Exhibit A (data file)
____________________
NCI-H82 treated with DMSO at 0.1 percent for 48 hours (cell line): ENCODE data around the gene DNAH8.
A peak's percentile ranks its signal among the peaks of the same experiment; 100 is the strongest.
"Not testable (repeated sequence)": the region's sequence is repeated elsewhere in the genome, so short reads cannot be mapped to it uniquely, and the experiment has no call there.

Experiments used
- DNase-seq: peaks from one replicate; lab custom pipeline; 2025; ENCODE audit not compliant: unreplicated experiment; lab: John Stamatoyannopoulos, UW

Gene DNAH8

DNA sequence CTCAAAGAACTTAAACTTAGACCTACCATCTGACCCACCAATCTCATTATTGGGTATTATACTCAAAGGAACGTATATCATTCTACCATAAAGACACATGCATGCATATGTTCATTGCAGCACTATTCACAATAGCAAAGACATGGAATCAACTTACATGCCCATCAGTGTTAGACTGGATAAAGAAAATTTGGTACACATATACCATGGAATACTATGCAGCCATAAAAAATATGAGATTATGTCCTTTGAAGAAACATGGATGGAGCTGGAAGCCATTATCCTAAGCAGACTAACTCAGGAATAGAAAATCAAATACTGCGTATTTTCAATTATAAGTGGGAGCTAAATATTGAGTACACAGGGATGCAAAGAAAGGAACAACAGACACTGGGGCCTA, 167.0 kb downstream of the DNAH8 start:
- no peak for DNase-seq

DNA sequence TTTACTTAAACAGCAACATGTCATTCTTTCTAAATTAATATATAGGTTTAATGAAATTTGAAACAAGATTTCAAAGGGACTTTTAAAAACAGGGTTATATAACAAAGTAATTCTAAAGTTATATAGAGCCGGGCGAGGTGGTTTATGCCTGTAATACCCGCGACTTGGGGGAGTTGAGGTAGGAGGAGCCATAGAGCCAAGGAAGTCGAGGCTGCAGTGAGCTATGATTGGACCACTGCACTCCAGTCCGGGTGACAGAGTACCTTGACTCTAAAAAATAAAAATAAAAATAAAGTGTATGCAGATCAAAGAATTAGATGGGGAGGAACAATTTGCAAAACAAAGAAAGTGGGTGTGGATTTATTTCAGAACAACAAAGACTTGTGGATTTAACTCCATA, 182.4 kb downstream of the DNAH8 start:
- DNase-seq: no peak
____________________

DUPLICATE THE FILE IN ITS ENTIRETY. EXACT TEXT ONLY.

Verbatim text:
NCI-H82 treated with DMSO at 0.1 percent for 48 hours (cell line): ENCODE data around the gene DNAH8.
A peak's percentile ranks its signal among the peaks of the same experiment; 100 is the strongest.
"Not testable (repeated sequence)": the region's sequence is repeated elsewhere in the genome, so short reads cannot be mapped to it uniquely, and the experiment has no call there.

Experiments used
- DNase-seq: peaks from one replicate; lab custom pipeline; 2025; ENCODE audit not compliant: unreplicated experiment; lab: John Stamatoyannopoulos, UW

Gene DNAH8

DNA sequence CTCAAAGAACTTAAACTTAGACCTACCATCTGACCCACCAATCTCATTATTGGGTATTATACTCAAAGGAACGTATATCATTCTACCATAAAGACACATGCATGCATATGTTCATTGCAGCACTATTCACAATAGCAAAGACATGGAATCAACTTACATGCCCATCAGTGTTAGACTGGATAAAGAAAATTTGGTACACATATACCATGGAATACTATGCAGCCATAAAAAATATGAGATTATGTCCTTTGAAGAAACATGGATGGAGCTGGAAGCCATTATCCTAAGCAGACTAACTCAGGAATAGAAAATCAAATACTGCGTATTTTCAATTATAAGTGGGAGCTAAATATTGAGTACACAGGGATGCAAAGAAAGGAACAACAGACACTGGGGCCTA, 167.0 kb downstream of the DNAH8 start:
- no peak for DNase-seq

DNA sequence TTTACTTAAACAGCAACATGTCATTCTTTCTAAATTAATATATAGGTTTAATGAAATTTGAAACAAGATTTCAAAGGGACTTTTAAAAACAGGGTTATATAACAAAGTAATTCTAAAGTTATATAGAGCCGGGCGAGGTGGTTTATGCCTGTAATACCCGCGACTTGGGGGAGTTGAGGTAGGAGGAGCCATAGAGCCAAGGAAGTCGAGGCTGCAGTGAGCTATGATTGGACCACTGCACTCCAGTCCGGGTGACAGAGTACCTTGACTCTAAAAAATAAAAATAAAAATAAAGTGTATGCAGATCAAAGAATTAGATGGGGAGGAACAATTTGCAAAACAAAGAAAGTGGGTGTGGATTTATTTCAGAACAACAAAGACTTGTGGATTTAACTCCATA, 182.4 kb downstream of the DNAH8 start:
- DNase-seq: no peak